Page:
Jeb Blount

Sao Paulo, Dec. 5 (Bloomberg) — Brazil’s Cia. Energetica de Sao Paulo shares plunged 5 percent after Spain’s Endesa SA followed AES Corp. and said it won’t bid for a controlling stake in the utility, crimping hopes the company will sell for $1 billion or more.

Endesa and Arlington, Virginia-based AES, the No. 1 U.S.- power plant developer, join Paris-based Electricite de France and Atlanta-based Southern Co. in last-minute withdrawals from the government’s planned auction tomorrow of Cesp, as Brazil’s No. 3 electricity generation utility is known.

Only two qualified bidders remain: Lisbon-based Electricidade de Portugal SA and Charlotte-based Duke Energy Corp. Some expect that only Duke will bid.

A spokesman for Endesa’s Enersis SA unit in Chile confirmed that the company has withdrawn from the auction. The spokesman said the company asked the state to postpone the sale because of pending problems in Cesp such as the company’s short-term debt totalling 1.8 billion reais that needs to be rolled over. Enersis expressed such concern in a statement earlier this week.

“Duke is seen as the only likely bidder,” said Lucio Aldworth a utility analyst with Banco Pactual in Rio de Janeiro. “If that happens the price the company will sell for is 1.7 billion reais, the minimum price.”

The no-shows want more time to access the potential of Cesp’s Porto Primavera hydroelectric project, which won government environmental approval yesterday. Bidding for Cesp will start at 1.74 billion reais ($884 million) at 9 a.m. (6 a.m. New York) on the Sao Paulo Stock Exchange.

Last Minute

AES, EDF, EDP and Southern want the state to postpone the sale despite earlier calls on the government to rush through the environmental permits for Porto Primavera before the auction.

“The environmental license was granted at the last minute. It does not give us enough time to analyze its conditions,” said Andrea Ruschmann, chief financial officer of Cia. de Geracao de Energia Eletrica Tiete, a Brazilian utility controlled by AES.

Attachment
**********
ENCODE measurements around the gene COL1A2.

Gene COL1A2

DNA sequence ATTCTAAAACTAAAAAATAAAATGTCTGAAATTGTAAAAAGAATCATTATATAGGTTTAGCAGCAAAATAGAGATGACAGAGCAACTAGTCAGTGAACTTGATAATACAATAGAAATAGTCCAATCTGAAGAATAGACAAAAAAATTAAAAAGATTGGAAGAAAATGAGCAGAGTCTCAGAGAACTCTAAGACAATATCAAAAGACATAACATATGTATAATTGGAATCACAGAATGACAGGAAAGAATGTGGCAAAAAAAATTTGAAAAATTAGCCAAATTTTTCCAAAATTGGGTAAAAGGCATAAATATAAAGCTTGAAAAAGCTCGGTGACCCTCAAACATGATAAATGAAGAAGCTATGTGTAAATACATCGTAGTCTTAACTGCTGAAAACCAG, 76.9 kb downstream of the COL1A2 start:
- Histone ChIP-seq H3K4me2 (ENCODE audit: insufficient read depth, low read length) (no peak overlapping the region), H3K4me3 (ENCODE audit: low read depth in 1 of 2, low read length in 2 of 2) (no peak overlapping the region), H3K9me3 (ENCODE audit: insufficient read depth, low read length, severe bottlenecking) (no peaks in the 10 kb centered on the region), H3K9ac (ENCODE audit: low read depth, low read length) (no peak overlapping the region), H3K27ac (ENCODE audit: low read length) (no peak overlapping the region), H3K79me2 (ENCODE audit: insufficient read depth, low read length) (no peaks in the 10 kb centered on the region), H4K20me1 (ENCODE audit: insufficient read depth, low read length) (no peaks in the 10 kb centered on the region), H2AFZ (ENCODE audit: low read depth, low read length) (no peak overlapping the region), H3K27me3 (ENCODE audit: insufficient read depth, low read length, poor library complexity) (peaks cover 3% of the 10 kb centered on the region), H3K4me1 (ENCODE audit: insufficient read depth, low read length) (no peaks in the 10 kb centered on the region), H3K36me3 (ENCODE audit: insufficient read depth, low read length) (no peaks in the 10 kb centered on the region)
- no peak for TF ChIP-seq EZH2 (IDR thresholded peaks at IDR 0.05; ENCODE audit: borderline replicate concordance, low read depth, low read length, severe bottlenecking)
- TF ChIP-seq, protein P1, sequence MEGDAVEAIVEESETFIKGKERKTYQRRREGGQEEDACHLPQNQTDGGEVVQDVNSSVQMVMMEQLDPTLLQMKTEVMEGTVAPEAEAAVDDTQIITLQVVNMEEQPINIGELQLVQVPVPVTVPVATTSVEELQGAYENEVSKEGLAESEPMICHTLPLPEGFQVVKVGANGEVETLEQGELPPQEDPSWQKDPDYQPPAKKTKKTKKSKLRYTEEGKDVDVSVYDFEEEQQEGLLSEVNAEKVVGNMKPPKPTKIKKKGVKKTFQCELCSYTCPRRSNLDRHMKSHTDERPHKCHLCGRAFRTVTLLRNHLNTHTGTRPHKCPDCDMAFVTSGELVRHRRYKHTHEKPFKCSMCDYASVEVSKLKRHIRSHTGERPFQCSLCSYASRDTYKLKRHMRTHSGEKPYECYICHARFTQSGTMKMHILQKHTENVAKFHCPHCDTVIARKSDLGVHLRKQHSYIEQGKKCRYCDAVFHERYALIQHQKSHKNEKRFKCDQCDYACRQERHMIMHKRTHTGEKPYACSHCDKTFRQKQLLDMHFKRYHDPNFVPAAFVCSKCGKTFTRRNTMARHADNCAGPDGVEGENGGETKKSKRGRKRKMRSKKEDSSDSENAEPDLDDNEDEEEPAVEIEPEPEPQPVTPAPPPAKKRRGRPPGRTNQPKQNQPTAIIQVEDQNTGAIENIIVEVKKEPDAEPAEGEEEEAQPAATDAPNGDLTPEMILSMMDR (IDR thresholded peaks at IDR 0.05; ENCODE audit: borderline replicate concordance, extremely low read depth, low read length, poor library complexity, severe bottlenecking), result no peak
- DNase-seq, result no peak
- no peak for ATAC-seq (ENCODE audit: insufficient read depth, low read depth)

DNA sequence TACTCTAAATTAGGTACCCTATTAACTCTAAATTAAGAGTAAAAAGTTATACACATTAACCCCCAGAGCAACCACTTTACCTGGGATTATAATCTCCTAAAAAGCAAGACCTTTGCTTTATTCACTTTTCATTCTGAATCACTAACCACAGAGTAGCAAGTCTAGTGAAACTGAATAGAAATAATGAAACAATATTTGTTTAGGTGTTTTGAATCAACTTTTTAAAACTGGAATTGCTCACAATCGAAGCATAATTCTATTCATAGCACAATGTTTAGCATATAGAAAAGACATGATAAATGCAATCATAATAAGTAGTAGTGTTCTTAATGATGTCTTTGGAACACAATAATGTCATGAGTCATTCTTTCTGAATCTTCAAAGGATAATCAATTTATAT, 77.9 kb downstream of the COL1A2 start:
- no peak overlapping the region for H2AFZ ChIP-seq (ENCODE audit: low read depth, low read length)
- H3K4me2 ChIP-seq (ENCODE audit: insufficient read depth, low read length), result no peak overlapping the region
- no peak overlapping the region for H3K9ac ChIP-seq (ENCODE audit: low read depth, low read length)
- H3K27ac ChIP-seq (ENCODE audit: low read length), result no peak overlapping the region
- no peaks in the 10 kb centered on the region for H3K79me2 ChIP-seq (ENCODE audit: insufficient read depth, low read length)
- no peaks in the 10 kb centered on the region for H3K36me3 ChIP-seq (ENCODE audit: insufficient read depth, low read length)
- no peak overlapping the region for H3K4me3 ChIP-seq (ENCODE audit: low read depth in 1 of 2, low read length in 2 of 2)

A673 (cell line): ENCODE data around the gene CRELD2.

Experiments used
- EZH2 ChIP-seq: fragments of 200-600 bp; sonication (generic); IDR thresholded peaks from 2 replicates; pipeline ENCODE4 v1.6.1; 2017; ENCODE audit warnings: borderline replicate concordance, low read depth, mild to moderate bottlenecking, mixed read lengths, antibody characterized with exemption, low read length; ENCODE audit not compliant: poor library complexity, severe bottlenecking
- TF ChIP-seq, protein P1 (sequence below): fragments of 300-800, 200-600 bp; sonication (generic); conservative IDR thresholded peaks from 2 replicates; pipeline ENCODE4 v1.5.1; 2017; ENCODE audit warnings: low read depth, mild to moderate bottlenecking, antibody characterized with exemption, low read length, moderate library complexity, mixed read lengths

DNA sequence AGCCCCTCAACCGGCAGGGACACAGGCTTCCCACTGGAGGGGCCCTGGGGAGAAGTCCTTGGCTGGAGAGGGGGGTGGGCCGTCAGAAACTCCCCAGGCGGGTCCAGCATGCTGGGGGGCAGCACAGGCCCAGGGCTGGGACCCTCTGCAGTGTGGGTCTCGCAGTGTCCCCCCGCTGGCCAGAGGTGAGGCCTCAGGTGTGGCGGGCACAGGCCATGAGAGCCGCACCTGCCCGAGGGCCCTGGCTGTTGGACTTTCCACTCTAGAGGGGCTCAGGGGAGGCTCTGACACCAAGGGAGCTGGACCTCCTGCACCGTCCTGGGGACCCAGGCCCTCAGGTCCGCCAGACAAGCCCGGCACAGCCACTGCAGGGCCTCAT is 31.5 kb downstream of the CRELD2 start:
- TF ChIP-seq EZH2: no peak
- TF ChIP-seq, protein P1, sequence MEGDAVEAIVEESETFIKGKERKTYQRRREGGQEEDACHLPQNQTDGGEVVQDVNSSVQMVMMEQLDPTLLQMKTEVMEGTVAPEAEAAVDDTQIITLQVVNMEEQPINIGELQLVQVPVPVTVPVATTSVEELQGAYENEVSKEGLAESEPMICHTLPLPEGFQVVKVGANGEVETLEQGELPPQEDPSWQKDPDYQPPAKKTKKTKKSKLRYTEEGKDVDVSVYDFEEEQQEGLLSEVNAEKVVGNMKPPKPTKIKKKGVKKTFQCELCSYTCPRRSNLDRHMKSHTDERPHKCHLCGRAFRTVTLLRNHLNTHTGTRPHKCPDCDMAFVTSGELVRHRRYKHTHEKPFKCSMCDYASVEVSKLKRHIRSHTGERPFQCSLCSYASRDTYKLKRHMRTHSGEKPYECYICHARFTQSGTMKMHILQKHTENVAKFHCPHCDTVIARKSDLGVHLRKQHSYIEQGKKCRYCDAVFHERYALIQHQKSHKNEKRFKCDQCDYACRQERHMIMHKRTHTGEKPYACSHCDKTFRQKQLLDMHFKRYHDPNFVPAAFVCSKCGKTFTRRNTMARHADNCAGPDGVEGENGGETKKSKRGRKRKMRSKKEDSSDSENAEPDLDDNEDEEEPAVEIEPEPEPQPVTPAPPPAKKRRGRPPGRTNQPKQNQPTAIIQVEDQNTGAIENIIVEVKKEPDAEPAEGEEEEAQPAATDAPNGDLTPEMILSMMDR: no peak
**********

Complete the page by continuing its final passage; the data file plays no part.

The license to operate the hydroelectric generation station does not guarantee that Cesp will be able to fill the project’s reservoir with water, a precondition to producing energy at Porto Primavera, the companies said.

The expected lack of competition disheartened minority investors, who dumped Cesp stock. Cesp preferred shares fell 4.7 percent to 19.35 reais and as much as 7.9 percent to 18.70 reais, its lowest intra-day prices since Nov. 20.

Meanwhile Brazil’s benchmark Bovespa index rose 3.7 percent its biggest rise since Oct. 26. Cesp was one of only 6 stocks on the 57-stock Bovespa index to fall.

Cesp common shares fell 1.3 percent to 16.98 reais and as much as 7 percent to 16 reais, the lowest intra-day price since Nov. 20.

CESP preferred shares are the company’s most traded class of stock.

Banespa Hopes

In the wake of Banco Santander Central Hispano SA’s decision last month to pay 7.05 billion reais, or about four times the government’s asking price, for Banco do Estado de Sao Paulo SA, some investors were hoping for a high premium in the Cesp sale, Aldworth said.

“Its reasonable to assume they won’t be getting anything like the Banespa premium,” he added.

EDP and Duke have until later today to deposit bid guarantees with the Sao Paulo Bovespa stock exchange’s clearing house to make bids at auction.

U.S.-based Duke still plans to bid, Gazeta Mercantil daily newspaper reported today. Duke officials could not immediately be reached for comment.

Court Challenge

If the government refused to delay the sale to allow more time for the reservoir to fill, EDP said it may not bid for Cesp. The government, though has no plans to delay the sale, according to Gov. Mario Covas, whose Sao Paulo-state controls 39 percent of Cesp’s stock as well as 61 percent of its voting shares.

Still, if the government fails to delay the sale, the courts may do it instead. Groups opposed to Cesp’s sale have already won an injunction against the auction, though if previous state-asset sales are a guide, the government is likely to have them overturned.

Jose Kallas, chief judge of the federal court in the Sao Paulo region, is expected to overturn an injunction suspending Cesp’s auction today, analysts said.

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